How do you maintain a community when people can’t meet in person? That was the challenge faced by the members of the Forward S.T.E.P.S. initiative of Second Harvest Food Bank of East Central Indiana. Forward S.T.E.P.S. (Support, Transforming, Empowerment, Pathways to Sustainability) is a community focused, relationship-based empowerment initiative that works alongside families on their journey towards long-term stability through skill and resource development. Used to weekly meetings including dinner, intensive trainings to foster relationships, and youth enrichment programs, the lockdowns created by COVID-19 meant the community had to evolve with the times.
“Isolation is the thing that Forward S.T.E.P.S. is helping to remedy,” said Dorica Watson, Community Engagement Manger at Second Harvest and recent ATHENA award winner. “We have many families who have been traumatized, or retraumatized, by COVID-19.” In order to maintain the relationships built up over the last fifteen years since its inception, meetings have shifted to twice-weekly Zoom meetings, plus Saturday activities for children.
A silver lining came in the form of the Forward S.T.E.P.S. parade. In late April, a large group of cars, decorated with dollar store delight, drove all around Muncie to wave out of windows and make sure people still got to see friendly faces from their porches. “Some of our families were not prepared to become home-school teachers all of a sudden,” said Watson “So we passed out tools that were useful for that. It was a huge morale booster.”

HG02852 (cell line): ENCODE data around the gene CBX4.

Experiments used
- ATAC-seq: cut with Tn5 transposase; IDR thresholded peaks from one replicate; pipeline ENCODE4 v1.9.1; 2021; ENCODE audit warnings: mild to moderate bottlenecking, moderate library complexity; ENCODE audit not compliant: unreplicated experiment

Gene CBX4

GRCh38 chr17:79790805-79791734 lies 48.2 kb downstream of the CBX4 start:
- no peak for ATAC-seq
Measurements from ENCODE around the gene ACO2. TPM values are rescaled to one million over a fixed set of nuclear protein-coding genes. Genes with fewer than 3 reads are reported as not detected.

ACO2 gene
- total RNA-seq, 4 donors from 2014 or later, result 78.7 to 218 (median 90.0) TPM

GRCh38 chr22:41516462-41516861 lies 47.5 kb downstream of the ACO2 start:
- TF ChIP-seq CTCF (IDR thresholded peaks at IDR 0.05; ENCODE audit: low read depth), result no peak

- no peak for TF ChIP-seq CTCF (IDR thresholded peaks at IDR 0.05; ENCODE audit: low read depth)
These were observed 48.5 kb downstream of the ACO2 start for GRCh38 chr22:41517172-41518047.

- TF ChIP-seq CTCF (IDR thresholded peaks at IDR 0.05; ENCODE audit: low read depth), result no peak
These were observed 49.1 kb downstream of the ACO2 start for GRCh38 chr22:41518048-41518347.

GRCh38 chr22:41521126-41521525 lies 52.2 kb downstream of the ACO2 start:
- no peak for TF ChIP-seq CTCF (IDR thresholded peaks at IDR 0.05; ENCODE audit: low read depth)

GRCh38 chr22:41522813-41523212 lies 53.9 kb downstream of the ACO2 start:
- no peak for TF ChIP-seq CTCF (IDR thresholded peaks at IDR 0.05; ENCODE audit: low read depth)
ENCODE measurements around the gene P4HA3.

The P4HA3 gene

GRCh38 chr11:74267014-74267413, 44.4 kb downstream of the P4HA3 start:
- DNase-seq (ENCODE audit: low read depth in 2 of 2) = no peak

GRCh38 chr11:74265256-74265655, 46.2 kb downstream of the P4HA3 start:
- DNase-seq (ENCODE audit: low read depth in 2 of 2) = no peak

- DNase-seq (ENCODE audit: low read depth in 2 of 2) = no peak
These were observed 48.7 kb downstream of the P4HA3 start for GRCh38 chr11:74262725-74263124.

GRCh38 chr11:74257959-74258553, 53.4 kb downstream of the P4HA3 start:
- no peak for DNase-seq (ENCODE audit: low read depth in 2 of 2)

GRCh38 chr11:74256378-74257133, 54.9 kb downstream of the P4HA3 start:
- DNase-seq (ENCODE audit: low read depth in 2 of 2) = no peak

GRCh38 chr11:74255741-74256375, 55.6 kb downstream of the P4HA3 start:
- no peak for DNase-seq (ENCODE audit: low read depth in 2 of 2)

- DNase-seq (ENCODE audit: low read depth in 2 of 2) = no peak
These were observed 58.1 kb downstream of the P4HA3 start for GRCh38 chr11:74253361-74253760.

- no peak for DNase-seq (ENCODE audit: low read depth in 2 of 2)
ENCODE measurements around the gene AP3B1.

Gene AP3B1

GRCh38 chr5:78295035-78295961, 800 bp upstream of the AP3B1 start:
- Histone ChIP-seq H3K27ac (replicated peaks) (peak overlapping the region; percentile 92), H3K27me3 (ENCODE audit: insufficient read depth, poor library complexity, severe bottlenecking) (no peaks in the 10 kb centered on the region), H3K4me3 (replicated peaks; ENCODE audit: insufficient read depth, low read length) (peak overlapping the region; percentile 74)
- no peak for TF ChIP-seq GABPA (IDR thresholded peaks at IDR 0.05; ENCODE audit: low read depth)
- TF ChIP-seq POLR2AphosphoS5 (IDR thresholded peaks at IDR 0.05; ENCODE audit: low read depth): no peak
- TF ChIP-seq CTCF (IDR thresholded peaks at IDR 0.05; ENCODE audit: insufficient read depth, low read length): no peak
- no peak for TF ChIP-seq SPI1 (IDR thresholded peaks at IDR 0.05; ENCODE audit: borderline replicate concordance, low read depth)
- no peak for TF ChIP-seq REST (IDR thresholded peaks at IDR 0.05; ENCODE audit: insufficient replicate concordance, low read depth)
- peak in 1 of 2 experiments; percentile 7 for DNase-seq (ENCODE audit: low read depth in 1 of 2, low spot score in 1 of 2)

Tom, a newcomer as of last winter, shared how this reminded him of the importance of community. He broke his leg and was non-weight-bearing during the height of the pandemic, but because of Forward S.T.E.P.S. he had people to help – someone to pick up medicine, someone to grab groceries, someone to provide company at a distance.
Forward S.T.E.P.S. continues the tradition of Building Box night, a bimonthly food distribution that creates a cushion for the families who are increasing their income and therefore transitioning off food stamps by stocking their pantries and freezers.
“We were prepared for a crisis like COVID-19, because we learn to prepare for loss of resources,” says Stacy Britton, Second Harvest’s Resource Development Coach. “The skills we teach, like budgeting or community reciprocity, allow someone to weather sudden lifestyle changes.”
As the world starts to open up again, Second Harvest leadership is weighing options for moving towards a new normal while keeping community and tradition alive. Normally at this time, everyone would be working together towards a community garden. Now, the gardens are personal, grown at home, but with Zoom sessions where everyone still plants together. While it’s easy to grow apart during quarantine, Forward S.T.E.P.S. shows that it is possible to continue to grow together by doing life together.
To learn more about Second Harvest Food Bank’s ongoing efforts to build up communities in East Central Indiana, or to support us in these efforts, please visit curehunger.org. Until the end of August, our community partners are matching donations – give now to double your impact and help us reach our goal of $100,000!